Keep Moving came to me accidentally. Jerry Lewis passed away at 91 not too long back, whid led to discussions of other aging comic greats. Turns out, Dick Van Dyke is still kickin’. Hard. Same age Jerry Lewis was, but in a whole lot better shape. While “surfing the net” (do people still say that?), I discovered a book by the man himself with a title that I annoy friends and family with by telling them constantly.
Of course I was going to read it. I bought it for the title and author alone. And because I went into it with no expectations or outside opinions, I especially enjoyed it.
This isn’t a fitness manual, or a how-to or self-help. It’s just a guy, who happens to be pretty legendary in the entertainment business, and might be the most wholesome character and writer in all media, sharing thoughts and anecdotes from all his 91 years. And also giving the best foundational advice on how you can maybe get there, too. More importantly, he spends a lot of time discussing how to make the most of those years.
This is vital. Because really, who wants to keep living that long if life is miserable? Do you want to live a long time and enjoy yourself along the way? Let Dick Van Dyke point you down the right path.
This is an easy read, and it takes a lighthearted approach to a topic we could all stand to reflect on more (and with more levity): aging. As a professional trainer, it’s obviously important to me to get people moving, and keep them moving. My ultimate dream would be to become obsolete, to live in a society where good movement would be so standard that the knowledge of trainers would be unnecessary. Where things like singing, dancing, and laughing too loud in public were common and natural occurrences. But this dream is a long way off, so I am grateful to be a part of making it happen. (And to not have to work in a cubical anymore.)
All that to say: this theme hits me deep. It’s something I believe in strongly enough to build my career around and thus spend more time doing than anything else. Van Dyke’s got it right in the core idea that keeps coming back up: it all comes down to attitude. Your attitude creates a current through which everything must flow. So which way do you want your life to flow?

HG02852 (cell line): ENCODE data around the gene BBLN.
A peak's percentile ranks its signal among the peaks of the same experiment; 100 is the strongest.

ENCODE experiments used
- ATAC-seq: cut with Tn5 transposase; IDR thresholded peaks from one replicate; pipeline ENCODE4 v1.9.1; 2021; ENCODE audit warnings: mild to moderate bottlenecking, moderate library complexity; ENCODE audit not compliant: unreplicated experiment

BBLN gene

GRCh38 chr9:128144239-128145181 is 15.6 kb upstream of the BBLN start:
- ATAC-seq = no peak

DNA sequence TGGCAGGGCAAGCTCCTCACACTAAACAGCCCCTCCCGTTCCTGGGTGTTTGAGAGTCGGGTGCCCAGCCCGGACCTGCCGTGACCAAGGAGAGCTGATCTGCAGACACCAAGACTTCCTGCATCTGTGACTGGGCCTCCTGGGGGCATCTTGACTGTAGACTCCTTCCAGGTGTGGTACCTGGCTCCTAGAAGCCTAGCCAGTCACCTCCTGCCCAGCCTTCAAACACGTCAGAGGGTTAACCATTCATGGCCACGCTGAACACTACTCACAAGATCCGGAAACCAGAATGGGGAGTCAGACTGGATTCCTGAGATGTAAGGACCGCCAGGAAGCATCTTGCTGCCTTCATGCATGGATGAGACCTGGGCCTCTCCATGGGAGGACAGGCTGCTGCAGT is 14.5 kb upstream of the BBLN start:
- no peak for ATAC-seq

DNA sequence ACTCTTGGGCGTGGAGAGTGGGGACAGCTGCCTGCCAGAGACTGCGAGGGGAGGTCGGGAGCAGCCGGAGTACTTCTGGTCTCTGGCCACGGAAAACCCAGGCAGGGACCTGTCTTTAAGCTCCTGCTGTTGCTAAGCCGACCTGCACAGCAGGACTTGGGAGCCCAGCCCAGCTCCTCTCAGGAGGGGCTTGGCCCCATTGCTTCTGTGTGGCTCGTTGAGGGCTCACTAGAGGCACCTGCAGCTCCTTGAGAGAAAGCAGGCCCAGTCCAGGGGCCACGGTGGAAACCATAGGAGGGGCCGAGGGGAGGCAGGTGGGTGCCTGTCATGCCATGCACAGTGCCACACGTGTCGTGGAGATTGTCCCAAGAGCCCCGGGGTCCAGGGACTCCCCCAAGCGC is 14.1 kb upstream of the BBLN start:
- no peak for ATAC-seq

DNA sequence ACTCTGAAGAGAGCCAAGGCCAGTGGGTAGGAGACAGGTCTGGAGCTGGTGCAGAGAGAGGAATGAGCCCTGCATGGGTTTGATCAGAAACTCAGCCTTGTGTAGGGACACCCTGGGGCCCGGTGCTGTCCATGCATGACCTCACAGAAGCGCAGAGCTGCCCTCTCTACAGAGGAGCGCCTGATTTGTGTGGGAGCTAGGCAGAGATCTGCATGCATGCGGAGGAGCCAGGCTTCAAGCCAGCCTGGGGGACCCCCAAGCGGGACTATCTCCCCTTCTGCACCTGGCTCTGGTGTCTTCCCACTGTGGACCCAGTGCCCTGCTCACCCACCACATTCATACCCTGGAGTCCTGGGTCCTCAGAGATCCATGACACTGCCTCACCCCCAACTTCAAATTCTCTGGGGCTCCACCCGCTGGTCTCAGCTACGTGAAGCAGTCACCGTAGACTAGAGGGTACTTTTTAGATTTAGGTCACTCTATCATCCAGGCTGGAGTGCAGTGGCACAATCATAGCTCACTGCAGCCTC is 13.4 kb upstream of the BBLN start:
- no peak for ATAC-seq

My only possible complaint is that he doesn’t go far enough. Van Dyke discusses all of the usual “keys” to a long life we hear about: eating thoughtfully, exercising, community, hobbies, keeping the mind active. He stresses that so much about long life, and particularly aging well, are in the individual’s hands. He apparently gives the agency to the person. However, he mentions genetics enough times to properly frustrate me.
Obviously, genetics matter. I’m not denying that. But I also think that we, culturally speaking, lean too heavily on genetics as an excuse for not doing much. Yes, all else being equal, a person with “better” genetics will outperform you. But shouldn’t you at least make an effort to get things to the point of “all else being equal?” — if only to be sure that genetics aren’t actually what’s holding a person back?
Then of course there’s the follow up question: “better” genetics based on whose standard?
What I’m getting at is that yes, Van Dyke is also correct by citing genetics as a contributor to a long life. But also, it muddies the argument for the individual to keep moving. Because some people will look at their own genetics, their own family history, and feel discouraged. When really, whether genetics are a factor or not, the individual still has a responsibility (to themselves) to try their best. We only get this one life.
Other than the genetics quibble, I agree with pretty much everything else the man says. You should keep moving. Exercise. Sleep and recover well, and fully. Participate in community. Be present. Laugh and sing and dance. These are all things that we know are good for us. And yet we continue to not do them with the mindfulness and positivity that we could.
As such, it’s worth repeating the title. Over and over again. Until we take it to heart.